Graduates with a degree in healthcare management may wonder what a nursing home administrator does? The answer depends upon the size of the facility where they work. In large corporate nursing home chains, the administrator may supervise a sizable staff, but in small homes the administrator may do many things on their own.

What Are the Main Responsibilities of a Nursing Home Administrator?

All nursing home administrators should be experts in two areas: business and health care. Administrators of large nursing homes often supervise large staffs, but ultimately the responsibilities of the departments fall upon the administrator's shoulders. They supervises the food service director, the director of maintenance, the head of the activity and/or social services department and the financial department. They are responsible for staff training, though this usually is done through the department heads. Nursing home administrators have to keep abreast of the newest regulations and laws pertaining to healthcare and long-term-care facilities. He or she addresses infractions by developing policies and seeing that they are implemented. The administrator is also in charge of public relations.

In smaller nursing homes the administrator acts as the human resources department person as well. The administrator is also the last word on keeping the facility running smoothly within the budget. The administrator is responsible to people too. He or she interacts with the residents, their families and their physicians to make sure that good care is being given. If the nursing home is a small, private one, the administrator may report to the owner directly, if he is not the owner. In larger private homes there is usually a vice president who supervises the administrator. County homes usually are overseen by a board of commissioners and non-profits have boards of directors to whom the administrator must report.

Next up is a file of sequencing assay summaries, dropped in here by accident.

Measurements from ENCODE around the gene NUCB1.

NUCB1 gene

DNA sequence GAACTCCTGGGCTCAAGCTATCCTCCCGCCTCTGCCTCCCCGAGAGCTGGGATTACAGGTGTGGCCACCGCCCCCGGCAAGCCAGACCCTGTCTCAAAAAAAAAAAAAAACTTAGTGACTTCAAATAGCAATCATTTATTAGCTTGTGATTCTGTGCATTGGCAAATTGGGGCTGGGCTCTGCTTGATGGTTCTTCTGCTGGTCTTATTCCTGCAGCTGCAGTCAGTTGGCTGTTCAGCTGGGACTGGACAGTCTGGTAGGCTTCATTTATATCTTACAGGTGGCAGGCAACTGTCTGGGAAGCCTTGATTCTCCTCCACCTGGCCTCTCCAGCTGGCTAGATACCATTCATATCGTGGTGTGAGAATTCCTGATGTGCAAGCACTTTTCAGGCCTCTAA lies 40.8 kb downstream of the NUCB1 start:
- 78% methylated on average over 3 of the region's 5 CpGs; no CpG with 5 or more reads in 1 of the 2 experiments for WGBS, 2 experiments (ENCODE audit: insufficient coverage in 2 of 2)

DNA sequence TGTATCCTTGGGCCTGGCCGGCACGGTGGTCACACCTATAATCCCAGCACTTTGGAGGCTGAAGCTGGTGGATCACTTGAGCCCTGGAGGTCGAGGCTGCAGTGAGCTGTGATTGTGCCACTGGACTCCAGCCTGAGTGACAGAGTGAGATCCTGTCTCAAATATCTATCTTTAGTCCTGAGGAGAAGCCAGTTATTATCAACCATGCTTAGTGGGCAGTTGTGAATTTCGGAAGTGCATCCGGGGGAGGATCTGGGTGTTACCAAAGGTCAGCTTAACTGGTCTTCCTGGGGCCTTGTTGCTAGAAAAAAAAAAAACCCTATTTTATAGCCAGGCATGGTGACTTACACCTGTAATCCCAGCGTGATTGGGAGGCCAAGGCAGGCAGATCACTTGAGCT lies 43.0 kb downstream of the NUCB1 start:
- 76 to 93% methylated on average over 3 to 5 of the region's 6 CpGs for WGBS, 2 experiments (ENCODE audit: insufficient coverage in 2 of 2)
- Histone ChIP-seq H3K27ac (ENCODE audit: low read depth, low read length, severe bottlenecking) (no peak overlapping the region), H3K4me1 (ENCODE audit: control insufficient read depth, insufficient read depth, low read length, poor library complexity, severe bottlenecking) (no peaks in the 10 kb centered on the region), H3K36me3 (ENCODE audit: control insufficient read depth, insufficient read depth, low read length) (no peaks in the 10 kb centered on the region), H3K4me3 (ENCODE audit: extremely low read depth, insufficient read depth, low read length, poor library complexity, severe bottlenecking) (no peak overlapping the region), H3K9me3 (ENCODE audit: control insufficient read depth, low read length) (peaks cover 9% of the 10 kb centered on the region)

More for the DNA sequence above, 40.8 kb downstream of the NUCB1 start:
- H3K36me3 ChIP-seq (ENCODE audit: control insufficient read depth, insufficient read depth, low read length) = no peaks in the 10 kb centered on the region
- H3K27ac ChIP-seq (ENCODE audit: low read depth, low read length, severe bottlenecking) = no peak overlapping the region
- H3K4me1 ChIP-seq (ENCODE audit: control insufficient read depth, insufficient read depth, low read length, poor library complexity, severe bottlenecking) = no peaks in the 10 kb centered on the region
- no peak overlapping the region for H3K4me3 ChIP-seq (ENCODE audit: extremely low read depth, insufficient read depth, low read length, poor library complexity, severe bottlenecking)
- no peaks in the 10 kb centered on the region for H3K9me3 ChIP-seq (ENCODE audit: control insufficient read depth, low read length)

Related Resource: Patient Advocates

What is a Typical day for a Nursing Home Administrator?

The administrator may arrive at work at 9 am. to a facility that is well into its day. There may be an inter-disciplinary patient care meeting planned with physicians and therapists and the patient's family. Before that, though, the administrator will field several phone calls and settle a staff dispute. After the meeting, he or she will respond to emails and handle some other correspondence. The nursing home administrator may have to attend a training meeting with other administrators from the city or state. Arriving back at his facility he may find a family member of a resident who is dissatisfied with her care, and several phone calls to return. With luck, the administrator will end his day at 5:00.

Nursing home administrators are usually healthcare managers or healthcare administrators who are licensed by the state. Each administrator must pass certain exams before obtaining licensing to be a nursing home administrator. The National Association of Long Term Care Administrator Boards has more information about the exams and practice tests. The salary of a nursing home administrator averages $88,580 annually, according to the Bureau of Labor Statistics. The duties vary according to the size and type of facility that employs the administrator, but even if their primary responsibility is supervision, they must be knowledgeable. It is safe to say that an nursing home administrator has a lot of duties throughout the course of day of the job.